You may want to consider technical writing; marketing, of course, is always an option–many marketing firms have departments that handle IT-related businesses. Editorial background, IT aims You may want to consider technical writing; marketing, of course, is always an option–many marketing firms have departments that handle IT-related businesses.
Dear Molly: I have more than 25 years of experience as a newspaper reporter/editor, magazine writer/editor/designer, copywriter, and speechwriter. I know page layout, basic word processing and am the president/founder of a Palm user group. I have an outstanding ability to synopsize many pages of material into a few sentences. Where do my skills fit into the computer field? If they don’t fit, what programs/skills do I need to learn to be in demand?
Molly says: It’s unfortunate that salaries for people who work in editorial positions for magazines and newspapers tend to be lower than the salaries of those doing basically the same tasks in other kinds of organizations. That means that people like you, with a lot of experience, get to the top of the editorial pay scale and leave the field looking for jobs that pay more.
With your background and skills, I would suggest you consider technical writing. Don’t worry–there is more to technical writing than writing instruction manuals for software. In my book, if you write about computers and IT, you’re a technical writer.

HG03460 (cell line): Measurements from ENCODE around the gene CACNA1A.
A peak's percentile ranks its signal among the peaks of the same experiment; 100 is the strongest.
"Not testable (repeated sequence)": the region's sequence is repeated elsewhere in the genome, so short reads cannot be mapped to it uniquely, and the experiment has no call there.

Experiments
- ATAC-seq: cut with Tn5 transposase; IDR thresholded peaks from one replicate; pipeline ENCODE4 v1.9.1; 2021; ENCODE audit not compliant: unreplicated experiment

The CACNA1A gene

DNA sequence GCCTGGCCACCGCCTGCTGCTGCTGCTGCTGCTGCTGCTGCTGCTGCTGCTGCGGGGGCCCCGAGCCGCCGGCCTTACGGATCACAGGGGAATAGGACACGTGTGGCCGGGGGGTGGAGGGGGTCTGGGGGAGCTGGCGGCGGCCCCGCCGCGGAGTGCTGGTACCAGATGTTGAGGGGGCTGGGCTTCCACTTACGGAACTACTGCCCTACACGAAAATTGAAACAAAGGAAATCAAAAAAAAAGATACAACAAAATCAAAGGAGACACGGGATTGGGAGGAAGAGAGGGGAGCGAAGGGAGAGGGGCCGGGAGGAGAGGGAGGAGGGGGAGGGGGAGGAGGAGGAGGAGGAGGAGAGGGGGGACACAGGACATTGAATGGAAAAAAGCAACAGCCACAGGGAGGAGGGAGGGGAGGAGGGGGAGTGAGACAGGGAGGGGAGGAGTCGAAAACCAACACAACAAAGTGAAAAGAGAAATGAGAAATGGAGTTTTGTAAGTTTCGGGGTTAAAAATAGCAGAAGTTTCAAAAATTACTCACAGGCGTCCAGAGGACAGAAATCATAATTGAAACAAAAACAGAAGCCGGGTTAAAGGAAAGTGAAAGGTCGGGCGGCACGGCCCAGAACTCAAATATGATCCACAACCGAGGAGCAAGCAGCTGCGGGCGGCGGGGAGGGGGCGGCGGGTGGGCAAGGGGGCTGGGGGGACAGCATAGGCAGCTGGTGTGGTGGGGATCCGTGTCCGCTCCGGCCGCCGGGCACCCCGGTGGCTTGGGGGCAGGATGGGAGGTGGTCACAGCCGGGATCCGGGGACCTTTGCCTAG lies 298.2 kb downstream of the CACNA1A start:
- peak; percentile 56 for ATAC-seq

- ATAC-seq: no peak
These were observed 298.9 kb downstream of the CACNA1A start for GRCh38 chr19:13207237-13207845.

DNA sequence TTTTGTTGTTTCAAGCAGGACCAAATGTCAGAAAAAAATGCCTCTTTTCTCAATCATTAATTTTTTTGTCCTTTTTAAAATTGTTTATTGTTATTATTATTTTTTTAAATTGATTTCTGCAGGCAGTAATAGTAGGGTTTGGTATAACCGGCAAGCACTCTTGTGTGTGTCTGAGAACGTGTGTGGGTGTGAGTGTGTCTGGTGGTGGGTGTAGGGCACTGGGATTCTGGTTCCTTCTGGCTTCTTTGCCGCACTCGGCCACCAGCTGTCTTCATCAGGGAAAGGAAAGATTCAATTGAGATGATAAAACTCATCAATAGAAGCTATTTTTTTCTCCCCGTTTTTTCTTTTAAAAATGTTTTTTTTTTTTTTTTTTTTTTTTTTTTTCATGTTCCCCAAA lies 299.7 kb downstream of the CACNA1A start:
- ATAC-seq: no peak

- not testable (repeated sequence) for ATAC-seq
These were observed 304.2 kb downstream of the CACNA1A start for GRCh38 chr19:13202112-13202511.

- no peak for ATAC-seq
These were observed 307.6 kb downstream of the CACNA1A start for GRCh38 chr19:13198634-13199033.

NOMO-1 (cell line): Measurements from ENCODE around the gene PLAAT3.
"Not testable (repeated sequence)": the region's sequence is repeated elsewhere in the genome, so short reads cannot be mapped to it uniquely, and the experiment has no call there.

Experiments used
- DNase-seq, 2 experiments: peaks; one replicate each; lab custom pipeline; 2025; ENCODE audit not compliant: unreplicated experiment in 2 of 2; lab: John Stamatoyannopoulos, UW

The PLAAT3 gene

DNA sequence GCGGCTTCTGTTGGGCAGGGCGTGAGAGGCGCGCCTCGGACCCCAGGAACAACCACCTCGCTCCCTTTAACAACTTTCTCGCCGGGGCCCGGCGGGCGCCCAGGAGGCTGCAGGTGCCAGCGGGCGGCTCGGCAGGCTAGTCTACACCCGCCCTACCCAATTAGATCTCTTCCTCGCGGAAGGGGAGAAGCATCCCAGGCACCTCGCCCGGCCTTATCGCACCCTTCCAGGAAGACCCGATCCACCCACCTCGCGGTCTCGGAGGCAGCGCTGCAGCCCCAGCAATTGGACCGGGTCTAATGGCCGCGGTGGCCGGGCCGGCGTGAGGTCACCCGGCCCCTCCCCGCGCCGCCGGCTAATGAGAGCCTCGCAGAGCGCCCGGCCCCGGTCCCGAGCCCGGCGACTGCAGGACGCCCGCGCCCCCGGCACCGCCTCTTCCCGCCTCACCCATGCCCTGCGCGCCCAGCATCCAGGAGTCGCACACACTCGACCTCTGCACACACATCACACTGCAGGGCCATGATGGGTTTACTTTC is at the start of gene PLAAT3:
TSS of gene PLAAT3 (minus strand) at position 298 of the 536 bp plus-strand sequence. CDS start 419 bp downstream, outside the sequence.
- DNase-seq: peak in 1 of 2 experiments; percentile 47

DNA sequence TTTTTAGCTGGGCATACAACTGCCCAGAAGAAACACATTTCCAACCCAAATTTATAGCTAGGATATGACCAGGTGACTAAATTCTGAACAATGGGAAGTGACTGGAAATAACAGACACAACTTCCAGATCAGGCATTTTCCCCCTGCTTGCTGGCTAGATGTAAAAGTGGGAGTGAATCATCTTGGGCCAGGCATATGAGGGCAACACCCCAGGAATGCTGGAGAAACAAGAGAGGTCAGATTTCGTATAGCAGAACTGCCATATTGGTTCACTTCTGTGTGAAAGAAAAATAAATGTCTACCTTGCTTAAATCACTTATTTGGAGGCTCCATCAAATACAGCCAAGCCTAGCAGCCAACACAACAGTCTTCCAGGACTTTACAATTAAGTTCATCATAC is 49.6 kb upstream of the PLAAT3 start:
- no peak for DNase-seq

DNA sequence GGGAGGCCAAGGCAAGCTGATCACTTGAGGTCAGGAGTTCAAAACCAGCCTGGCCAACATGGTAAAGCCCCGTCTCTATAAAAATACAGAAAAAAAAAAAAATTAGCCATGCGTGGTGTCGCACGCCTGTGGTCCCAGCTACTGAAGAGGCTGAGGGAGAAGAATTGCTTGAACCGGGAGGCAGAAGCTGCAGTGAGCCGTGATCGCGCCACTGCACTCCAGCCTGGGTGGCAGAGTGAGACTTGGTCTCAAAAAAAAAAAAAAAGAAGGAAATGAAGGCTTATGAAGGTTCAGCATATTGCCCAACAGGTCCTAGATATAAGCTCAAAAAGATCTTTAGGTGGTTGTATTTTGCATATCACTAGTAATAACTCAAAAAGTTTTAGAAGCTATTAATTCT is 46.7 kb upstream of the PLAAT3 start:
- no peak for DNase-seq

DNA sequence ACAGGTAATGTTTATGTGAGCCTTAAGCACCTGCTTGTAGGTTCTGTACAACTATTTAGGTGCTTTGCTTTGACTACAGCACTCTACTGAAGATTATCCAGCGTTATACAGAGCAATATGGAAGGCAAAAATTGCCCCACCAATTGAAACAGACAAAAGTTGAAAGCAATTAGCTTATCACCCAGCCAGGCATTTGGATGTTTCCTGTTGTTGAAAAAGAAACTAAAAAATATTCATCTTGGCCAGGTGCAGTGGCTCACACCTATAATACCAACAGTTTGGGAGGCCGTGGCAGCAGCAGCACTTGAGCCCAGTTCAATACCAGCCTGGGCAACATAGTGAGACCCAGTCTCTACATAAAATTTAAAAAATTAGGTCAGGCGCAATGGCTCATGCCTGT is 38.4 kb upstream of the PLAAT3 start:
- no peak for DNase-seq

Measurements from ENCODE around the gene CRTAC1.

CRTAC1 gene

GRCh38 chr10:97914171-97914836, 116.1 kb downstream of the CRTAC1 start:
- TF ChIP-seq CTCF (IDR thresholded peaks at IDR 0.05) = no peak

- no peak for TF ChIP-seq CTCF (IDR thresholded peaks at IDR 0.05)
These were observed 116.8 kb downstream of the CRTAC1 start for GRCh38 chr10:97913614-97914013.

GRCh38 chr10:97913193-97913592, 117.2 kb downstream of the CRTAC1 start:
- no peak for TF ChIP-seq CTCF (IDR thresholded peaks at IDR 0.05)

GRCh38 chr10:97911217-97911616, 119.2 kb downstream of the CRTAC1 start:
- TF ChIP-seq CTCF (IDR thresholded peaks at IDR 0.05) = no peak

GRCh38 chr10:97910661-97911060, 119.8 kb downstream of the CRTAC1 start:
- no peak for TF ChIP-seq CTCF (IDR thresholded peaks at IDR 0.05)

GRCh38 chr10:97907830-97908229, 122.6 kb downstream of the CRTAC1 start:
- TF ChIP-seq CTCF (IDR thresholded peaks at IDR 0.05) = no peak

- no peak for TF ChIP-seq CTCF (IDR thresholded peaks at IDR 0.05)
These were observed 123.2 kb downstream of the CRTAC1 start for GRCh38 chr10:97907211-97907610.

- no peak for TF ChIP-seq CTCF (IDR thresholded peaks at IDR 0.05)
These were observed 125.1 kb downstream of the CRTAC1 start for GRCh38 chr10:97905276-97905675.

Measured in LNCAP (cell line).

The problem you may encounter as you shift into technical writing or any other segment of IT is the fact that you haven’t worked for an IT company. To overcome this hurdle, you may have to keep the job you have now and find some freelance technical writing assignments for your spare time. You should also consider formal training in technical writing so you can beef up the educational section of your resume.
Here are some Web sites with information about the kind of technical writing I believe you should investigate: Affordable Words, TechWriters and Technical Writers International.
You could also try to land a job with a large marketing department inside an IT company to oversee the development of marketing materials, including white papers, Web content and, yes, technical documentation. Some of the large public relations and marketing firms have IT departments and need the same kinds of writing and editorial help as large IT companies.
Molly Joss also writes the monthly Career Advisor column for ComputerUser magazine. Ask a career-related question at [email protected]